Each student has their own little cubical where they would sit with their teacher.
We ate breakfast and sometimes lunch in our home stay. In the evening we would always walk into the main part of the city to eat.
This is typical of those restaurants; an inviting entrance into a very pleasant interior where we would sit and eat.
We’d also have a drink in the evening, maybe a beer with dinner. These are the two main Nicaraguan beers, Victoria and Tonia. We liked them both, but Tonia more.
After about two days in the heat in Granada we pretty much decided to cut this part of the trip short and do more touring within Nicaragua. When Carol talked to the people at the language school, telling them that we were going to cut our classes short by a week, the owner suggested that they could move the classes for us next week to a nearby town, Catarina, that is higher in the mountains and cooler. So we took a trip with them to this town. The trip was by local bus.
Catarina was cooler, and is an area where flowers are grown for sale as plants. The streets were pretty and green, as seen below, with a number of plant nurseries selling their plants.
When we got to Catarina, we walked up a hill to a public area where we could overlook the Apoyo Lagoon. This is a lake in a dormant volcano. When the Apoyo Volcano last erupted, about 23,000 years ago, it left a huge 7 km-wide crate. Filled with water, this forms today’s lagoon.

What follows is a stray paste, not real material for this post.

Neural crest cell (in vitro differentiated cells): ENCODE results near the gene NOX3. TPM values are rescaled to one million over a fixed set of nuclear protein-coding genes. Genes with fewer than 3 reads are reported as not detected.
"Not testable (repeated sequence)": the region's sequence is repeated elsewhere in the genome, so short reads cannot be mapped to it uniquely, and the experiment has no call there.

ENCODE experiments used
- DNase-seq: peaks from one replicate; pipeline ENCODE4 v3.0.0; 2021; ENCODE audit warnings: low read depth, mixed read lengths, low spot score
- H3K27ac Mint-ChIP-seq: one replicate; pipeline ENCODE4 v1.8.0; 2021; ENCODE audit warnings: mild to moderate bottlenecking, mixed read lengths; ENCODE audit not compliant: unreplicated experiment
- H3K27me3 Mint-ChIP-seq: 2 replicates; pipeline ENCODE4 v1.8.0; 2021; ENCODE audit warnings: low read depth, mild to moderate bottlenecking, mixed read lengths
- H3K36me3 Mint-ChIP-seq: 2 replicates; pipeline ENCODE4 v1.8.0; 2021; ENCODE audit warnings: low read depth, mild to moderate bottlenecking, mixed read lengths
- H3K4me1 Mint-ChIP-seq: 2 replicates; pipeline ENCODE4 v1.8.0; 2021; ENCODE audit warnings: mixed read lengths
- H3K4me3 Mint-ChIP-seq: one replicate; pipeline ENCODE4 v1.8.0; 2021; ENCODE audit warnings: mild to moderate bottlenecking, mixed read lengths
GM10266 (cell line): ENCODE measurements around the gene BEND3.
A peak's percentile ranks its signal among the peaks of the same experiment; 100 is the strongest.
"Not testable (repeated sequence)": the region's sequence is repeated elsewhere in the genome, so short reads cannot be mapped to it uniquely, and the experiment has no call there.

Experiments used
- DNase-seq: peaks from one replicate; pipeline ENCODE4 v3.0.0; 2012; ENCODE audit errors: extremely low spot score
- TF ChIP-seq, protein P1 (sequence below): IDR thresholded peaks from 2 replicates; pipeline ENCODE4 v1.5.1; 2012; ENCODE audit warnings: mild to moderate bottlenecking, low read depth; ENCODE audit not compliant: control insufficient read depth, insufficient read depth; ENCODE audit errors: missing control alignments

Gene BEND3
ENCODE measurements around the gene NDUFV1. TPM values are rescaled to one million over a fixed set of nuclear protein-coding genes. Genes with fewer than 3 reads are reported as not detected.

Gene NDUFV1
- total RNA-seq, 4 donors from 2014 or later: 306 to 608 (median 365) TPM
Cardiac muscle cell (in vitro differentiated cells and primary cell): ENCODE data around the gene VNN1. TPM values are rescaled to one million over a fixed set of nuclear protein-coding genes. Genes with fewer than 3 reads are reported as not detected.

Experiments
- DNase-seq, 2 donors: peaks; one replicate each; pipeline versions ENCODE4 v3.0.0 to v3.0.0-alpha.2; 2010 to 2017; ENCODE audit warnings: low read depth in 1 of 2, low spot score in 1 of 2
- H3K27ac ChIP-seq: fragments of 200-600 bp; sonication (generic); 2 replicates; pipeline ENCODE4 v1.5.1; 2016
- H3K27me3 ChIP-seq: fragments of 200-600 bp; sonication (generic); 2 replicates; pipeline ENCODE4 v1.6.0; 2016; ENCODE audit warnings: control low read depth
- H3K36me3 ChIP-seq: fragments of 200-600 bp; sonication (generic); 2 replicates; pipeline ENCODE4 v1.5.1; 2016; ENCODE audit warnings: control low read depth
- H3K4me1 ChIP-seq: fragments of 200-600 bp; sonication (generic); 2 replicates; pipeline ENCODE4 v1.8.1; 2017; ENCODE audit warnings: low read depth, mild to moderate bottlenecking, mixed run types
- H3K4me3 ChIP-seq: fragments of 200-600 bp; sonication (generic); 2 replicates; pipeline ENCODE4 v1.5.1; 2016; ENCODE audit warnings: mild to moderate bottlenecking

Nice view. This is a tourist area (mainly for Nicaraguan tourists), and there were several restaurants that overlooked the lagoon. On the other side of the lagoon, on the horizon, is Granada.
Schoolgirls in Catarina.
We thought it was cooler, but more cut off from the world, a small town of 5,000 people. Not enough to motivate us to stay longer, and not interesting enough to consider as a place to live. We took buses back to Granada.
That night we went again to the tourist area to eat. The main street is nicknamed “Gringo Street,” and it is lined with shops and places for the tourists to eat and drink. Many of these places extended into the street, with tables set outside the restaurant.
This is the atmosphere on Gringo Street.
We had fish and chips at O’Shea’s. In many tourist places around the world you will see Irish bars and eating places. I guess the idea is the the Irish drink and have a good time, so come join them!
A place on a side street was a Beatles (John Lennon) bar and café, shown here, on “Penny Lane.”
In many of the places there was a plant filled interior space to sit and eat. Quite pleasant.
Museum at Cathedral San Francisco
The Cathedral San Francisco is the oldest in Granada and maybe the oldest in Central America.